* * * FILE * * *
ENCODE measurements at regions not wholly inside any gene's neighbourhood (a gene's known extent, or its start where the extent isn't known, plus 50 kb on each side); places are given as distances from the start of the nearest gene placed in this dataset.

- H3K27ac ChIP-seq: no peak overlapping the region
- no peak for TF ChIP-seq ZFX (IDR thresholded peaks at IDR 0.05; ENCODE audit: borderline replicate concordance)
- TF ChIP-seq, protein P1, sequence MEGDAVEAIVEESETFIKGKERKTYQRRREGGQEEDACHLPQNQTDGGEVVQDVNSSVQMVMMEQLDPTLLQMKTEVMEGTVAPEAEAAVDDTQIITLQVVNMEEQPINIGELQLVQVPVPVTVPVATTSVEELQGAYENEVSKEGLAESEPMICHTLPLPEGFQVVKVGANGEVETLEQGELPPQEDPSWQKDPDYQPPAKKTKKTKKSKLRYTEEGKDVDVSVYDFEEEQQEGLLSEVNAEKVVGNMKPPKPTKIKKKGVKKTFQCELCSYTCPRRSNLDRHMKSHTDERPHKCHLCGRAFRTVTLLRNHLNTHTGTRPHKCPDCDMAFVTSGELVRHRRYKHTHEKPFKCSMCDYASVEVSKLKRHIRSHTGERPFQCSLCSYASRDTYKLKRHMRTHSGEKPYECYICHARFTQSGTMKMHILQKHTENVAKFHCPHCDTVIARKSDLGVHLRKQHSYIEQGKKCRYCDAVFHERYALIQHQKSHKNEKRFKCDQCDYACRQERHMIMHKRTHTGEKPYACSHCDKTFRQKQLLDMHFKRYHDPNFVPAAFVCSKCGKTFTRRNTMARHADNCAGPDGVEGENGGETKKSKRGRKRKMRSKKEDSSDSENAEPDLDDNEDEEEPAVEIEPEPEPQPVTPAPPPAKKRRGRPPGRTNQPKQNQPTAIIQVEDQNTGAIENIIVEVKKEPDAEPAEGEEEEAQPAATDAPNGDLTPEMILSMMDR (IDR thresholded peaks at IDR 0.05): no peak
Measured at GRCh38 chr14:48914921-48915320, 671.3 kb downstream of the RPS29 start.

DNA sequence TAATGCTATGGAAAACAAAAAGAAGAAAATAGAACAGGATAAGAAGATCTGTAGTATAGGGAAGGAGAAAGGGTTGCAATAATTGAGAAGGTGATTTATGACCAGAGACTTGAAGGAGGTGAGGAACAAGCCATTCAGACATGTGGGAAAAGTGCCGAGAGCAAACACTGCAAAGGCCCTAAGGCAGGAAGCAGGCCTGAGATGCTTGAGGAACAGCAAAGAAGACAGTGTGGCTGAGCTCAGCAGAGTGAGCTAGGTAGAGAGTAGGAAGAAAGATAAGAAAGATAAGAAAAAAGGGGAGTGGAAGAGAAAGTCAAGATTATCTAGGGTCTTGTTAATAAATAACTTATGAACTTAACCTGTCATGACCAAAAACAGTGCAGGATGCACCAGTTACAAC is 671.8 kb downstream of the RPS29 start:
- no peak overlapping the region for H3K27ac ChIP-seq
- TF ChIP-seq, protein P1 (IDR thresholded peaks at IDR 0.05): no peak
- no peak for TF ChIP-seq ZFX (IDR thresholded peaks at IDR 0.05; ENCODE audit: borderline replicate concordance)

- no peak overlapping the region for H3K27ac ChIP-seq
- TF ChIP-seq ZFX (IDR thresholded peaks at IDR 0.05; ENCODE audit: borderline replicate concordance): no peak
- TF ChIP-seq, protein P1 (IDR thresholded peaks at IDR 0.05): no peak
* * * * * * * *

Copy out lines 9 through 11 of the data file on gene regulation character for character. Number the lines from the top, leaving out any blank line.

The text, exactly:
- no peak for TF ChIP-seq ZFX (IDR thresholded peaks at IDR 0.05; ENCODE audit: borderline replicate concordance)

- no peak overlapping the region for H3K27ac ChIP-seq
- TF ChIP-seq ZFX (IDR thresholded peaks at IDR 0.05; ENCODE audit: borderline replicate concordance): no peak